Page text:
The UK housing market has been enjoying an unprecedented boom during the last two years, fuelled by the pent-up demand from the lockdowns, and the stamp duty holiday. House prices have soared by a year-on-year average of 9.4% in England, according to the Office for National Statistics (ONS).
This translates to the average home in England now commanding £292,000, and the overall average UK home is now £24,000 more expensive than it was this time last year. However, history tells us that whenever the market experiences a boom, it is generally followed by a bust. So, what’s in store for the future of the UK housing market?
The Financial Times reports that a slowdown is indeed in the offing. There are several reasons for this. The first is the rising interest rates, which the Bank of England has adjusted from 0.75% to 1% recently, in order to try and combat soaring inflation rates. Inflation is predicted to rise by as much as 10.2% by the last quarter of 2022.
At the same time, the cost-of-living crisis is hitting both renters and homeowners, making moving house a less attractive prospect. Interest rates are predicted to rise still further, by as much as 1.5%, according to the Standard. This means that borrowing, including mortgages, will be more expensive.
Neal Hudson, director at housing market research firm Residential Analysts, told the publication: “The risks to the housing market are rising. The cost of living crisis is squeezing household finances, especially for those towards the lower end of the income distribution, typically renters.”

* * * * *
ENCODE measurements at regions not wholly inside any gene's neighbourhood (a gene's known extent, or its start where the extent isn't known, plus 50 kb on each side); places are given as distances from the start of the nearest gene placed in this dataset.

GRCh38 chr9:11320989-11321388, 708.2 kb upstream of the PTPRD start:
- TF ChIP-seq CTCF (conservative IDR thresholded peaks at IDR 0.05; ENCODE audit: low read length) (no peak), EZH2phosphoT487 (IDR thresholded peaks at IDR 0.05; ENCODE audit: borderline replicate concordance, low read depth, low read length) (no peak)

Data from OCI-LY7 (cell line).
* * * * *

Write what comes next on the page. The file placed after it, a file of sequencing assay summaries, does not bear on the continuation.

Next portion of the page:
He added: “Meanwhile, interest rates are rising, which will eventually feed through to higher mortgage rates and higher housing costs for mortgaged homeowners.”
As householders find that their monthly outgoings, in terms of grocery bills, fuel bills, and mortgage or rental payments rise, with no corresponding rise in their income, a less buoyant housing market seems inevitable.
However, there are some mitigating factors which may prevent a significant slump in the market. Firstly, there is still an imbalance between the supply of houses in the UK and the demand, which will take some time to redress.
Many people are still considering a move despite extra financial pressures, especially if they now work from home more often and are seeking out extra space. There is still more demand for family homes in suburban or rural locations than there is for flats, for example.
Those already on the property ladder who are on fixed two- or five-year mortgage deals will be protected from the immediate effects of the interest rate rises. However, those on standard variable rates (SVR) will already be feeling the pinch in their monthly outgoings, with the latest 0.25% rise adding an extra £25 a month to a £200,000 mortgage.
First time buyers will also be facing steeper mortgages, as well as an increasingly challenging environment in which to save for a deposit. Anyone looking for a new mortgage, or considering re-mortgaging, is strongly advised to talk to an experienced broker, such as Tulip Mortgage Services, before making any firm decisions.